The skilled workforce will need to keep abreast of developments and hone their skills and abilities. Flexibility, innovativeness, and efficiency will be the key to present and future challenges.
Amputation is a curse. It leads an individual to ineptness. Misfortunes in the form of accidents, atrocity and violence, war, and diseases are attributed to parts of a human body being amputated. This action deprives the affected individual from doing the normal chores of a healthy person. Prosthetics help such people who have had to face the blade of surgeons on the operation table. Fitting limb prosthesis can help improve their quality of life. Even though such individuals may not be able to perform their ablutions like a normal individual, a properly fitted prosthesis can restore an individual's ability to walk, grasp, and manipulate objects, resulting in greater independence. These unfortunate individuals can get back on the road to financial independence, as they have the ability to return to work and participate in recreational activities, develop a better body image and improve self esteem. The prosthetic team comprises medical experts and members from nursing, prosthetics, physiotherapy and occupational therapy. Each member has a unique role in helping persons with amputations (The Rehabilitation Centre, 2004).
Since 1948, doctors have in some sense been involved in management. Medical Superintendents were doctors who combined their clinical works with permanent management posts. Many government authorities had doctors as Medical Officers of Health which are similar to the general managers in today's trusts (Harrison and Pollitt, 1994). Some became directors of clinical programmes by virtue of their seniority. Senior doctors in specialties such as pathology or radiology were required to manage various non-medical staff in their departments and to co-ordinate with other departments in dealing with their patients. Should more doctors, and more generally clinicians, be involved in management (Chapter2, The Medical Director Phenomenon, groups.csail.mit.edu)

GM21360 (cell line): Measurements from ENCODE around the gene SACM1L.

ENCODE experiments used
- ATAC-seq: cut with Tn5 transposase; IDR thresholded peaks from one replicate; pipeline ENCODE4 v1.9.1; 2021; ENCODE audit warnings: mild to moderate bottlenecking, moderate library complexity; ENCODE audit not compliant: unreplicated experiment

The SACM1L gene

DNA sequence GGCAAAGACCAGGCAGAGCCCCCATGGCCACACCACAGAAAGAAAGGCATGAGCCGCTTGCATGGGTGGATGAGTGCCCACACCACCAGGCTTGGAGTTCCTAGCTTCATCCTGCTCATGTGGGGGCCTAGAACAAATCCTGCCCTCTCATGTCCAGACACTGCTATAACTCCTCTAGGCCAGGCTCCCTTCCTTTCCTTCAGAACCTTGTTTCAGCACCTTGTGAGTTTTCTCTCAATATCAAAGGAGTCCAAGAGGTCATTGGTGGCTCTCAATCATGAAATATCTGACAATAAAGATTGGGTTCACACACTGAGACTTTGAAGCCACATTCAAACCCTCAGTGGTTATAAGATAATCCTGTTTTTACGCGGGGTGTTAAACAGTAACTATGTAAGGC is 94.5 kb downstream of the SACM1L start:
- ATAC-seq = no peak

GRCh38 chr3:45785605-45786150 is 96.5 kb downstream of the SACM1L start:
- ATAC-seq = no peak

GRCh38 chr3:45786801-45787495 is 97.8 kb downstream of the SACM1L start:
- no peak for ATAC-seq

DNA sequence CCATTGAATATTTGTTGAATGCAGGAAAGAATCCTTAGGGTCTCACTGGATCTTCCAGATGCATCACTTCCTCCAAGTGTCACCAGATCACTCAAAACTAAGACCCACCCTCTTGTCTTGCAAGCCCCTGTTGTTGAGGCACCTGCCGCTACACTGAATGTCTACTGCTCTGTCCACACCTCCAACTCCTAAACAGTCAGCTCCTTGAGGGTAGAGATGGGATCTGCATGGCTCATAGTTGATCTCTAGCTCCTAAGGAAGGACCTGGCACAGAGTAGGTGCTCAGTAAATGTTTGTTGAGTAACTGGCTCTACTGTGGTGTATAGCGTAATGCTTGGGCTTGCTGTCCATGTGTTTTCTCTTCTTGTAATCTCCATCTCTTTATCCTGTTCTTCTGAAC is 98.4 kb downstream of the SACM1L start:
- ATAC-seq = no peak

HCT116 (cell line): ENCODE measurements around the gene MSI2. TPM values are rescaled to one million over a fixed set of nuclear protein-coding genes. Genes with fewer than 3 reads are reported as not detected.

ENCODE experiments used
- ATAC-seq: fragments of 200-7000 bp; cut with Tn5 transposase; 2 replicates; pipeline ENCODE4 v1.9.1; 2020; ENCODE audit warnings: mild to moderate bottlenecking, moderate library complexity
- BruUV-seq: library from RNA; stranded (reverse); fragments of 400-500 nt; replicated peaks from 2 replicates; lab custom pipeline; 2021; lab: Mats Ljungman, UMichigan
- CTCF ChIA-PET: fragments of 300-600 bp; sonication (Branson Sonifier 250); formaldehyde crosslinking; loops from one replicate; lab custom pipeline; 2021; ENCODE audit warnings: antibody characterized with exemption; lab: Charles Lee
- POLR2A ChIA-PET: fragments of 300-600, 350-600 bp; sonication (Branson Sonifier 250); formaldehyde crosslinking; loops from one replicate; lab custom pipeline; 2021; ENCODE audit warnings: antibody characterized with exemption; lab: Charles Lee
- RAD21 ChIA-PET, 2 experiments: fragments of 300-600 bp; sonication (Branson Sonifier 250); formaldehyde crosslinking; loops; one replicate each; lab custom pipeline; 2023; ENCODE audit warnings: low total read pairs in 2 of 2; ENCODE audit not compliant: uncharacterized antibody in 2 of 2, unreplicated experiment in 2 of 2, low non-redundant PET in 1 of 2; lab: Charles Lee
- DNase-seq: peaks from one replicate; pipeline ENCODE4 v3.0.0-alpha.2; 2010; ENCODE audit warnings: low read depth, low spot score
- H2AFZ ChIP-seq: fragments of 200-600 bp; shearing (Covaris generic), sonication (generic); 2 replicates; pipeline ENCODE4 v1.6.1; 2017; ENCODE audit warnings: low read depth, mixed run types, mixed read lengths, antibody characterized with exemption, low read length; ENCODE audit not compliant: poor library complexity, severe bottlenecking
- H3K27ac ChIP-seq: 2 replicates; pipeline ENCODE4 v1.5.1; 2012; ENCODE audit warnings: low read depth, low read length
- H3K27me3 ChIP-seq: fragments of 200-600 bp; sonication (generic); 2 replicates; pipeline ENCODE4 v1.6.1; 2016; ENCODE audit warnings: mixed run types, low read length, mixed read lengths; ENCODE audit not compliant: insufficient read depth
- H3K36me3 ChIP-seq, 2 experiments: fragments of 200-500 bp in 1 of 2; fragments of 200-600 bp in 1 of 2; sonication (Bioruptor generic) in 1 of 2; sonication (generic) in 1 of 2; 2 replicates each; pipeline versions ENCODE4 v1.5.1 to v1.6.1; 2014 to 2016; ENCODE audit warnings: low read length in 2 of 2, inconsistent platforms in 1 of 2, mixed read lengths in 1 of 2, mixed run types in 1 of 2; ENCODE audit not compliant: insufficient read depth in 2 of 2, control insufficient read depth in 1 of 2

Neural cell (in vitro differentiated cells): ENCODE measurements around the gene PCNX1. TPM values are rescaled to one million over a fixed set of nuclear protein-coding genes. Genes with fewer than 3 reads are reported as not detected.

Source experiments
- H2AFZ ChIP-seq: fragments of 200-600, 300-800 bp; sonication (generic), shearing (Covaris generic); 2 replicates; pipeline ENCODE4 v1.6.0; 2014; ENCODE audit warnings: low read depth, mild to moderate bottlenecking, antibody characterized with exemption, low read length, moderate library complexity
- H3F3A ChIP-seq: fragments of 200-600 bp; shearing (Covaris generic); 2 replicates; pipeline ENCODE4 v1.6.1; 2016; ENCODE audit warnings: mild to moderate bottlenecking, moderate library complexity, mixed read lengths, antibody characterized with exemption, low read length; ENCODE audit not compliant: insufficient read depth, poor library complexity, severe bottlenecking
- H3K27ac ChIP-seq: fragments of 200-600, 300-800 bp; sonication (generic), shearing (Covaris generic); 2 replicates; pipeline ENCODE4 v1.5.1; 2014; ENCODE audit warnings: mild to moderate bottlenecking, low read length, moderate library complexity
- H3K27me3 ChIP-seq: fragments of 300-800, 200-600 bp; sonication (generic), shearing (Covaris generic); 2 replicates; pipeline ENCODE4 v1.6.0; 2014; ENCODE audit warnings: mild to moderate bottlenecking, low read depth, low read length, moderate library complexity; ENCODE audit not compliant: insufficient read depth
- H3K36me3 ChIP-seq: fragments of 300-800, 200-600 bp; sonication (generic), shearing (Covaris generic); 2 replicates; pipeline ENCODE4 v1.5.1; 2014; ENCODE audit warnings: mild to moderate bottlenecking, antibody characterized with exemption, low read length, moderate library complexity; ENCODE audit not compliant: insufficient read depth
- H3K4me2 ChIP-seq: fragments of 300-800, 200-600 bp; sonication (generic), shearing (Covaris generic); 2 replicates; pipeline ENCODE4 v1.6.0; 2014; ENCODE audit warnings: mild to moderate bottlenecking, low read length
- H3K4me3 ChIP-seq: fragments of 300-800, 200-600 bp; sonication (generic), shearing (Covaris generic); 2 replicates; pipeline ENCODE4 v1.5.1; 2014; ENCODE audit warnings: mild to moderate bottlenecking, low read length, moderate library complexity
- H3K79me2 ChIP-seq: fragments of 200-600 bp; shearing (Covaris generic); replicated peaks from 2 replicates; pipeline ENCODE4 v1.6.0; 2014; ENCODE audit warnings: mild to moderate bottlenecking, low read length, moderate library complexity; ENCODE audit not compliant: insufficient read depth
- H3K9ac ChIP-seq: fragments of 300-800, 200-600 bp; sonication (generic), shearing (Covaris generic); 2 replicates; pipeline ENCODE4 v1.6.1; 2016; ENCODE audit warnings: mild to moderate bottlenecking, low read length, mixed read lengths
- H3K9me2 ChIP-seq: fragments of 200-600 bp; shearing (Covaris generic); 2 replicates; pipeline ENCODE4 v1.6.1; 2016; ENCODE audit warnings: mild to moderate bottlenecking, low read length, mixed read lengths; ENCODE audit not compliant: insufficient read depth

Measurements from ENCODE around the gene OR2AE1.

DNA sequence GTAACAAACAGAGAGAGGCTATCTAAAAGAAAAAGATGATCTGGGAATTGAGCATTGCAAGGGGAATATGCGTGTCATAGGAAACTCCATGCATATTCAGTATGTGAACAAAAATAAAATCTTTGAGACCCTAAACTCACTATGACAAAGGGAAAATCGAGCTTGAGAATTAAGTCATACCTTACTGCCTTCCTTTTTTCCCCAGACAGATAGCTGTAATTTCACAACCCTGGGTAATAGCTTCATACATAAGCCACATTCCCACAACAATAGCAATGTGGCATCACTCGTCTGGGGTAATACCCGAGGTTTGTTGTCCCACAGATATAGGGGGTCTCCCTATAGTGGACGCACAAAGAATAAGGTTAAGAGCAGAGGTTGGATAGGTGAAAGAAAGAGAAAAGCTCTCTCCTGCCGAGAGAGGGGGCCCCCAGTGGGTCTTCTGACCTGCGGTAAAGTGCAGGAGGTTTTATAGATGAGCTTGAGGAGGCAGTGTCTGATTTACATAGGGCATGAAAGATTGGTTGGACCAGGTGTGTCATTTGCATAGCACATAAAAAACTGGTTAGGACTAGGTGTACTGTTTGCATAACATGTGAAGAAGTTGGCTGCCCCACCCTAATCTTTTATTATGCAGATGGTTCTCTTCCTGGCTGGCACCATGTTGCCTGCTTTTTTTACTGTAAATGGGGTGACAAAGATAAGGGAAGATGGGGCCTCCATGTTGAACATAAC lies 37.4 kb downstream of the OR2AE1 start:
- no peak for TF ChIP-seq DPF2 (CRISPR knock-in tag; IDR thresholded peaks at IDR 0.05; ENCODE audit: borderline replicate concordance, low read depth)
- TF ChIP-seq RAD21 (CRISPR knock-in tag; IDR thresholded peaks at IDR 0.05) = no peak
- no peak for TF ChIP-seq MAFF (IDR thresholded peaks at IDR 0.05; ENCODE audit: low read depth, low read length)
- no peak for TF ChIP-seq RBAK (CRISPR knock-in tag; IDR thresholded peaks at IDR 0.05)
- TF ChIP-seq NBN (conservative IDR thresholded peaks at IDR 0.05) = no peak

Also to inculcate more participation and devotion to duty, do prosthetists make good managers This paper takes a closer look at the pros and cons that could well help define the logic behind such a move. The prosthetic service is contracted out of the NHS and the retention of the contract is often down to how successful the local manager is in providing leadership and motivating the team. Thus, if prosthetics are trained and prepared for management duties, they could help streamline operations that benefit the organisation, both financially, and professionally. In 1984, under the chairmanship of Mr. Roy Griffiths, an inquiry team was set up to review the management setup within the National Health Service (NHS). The Inquiry Team's report made a series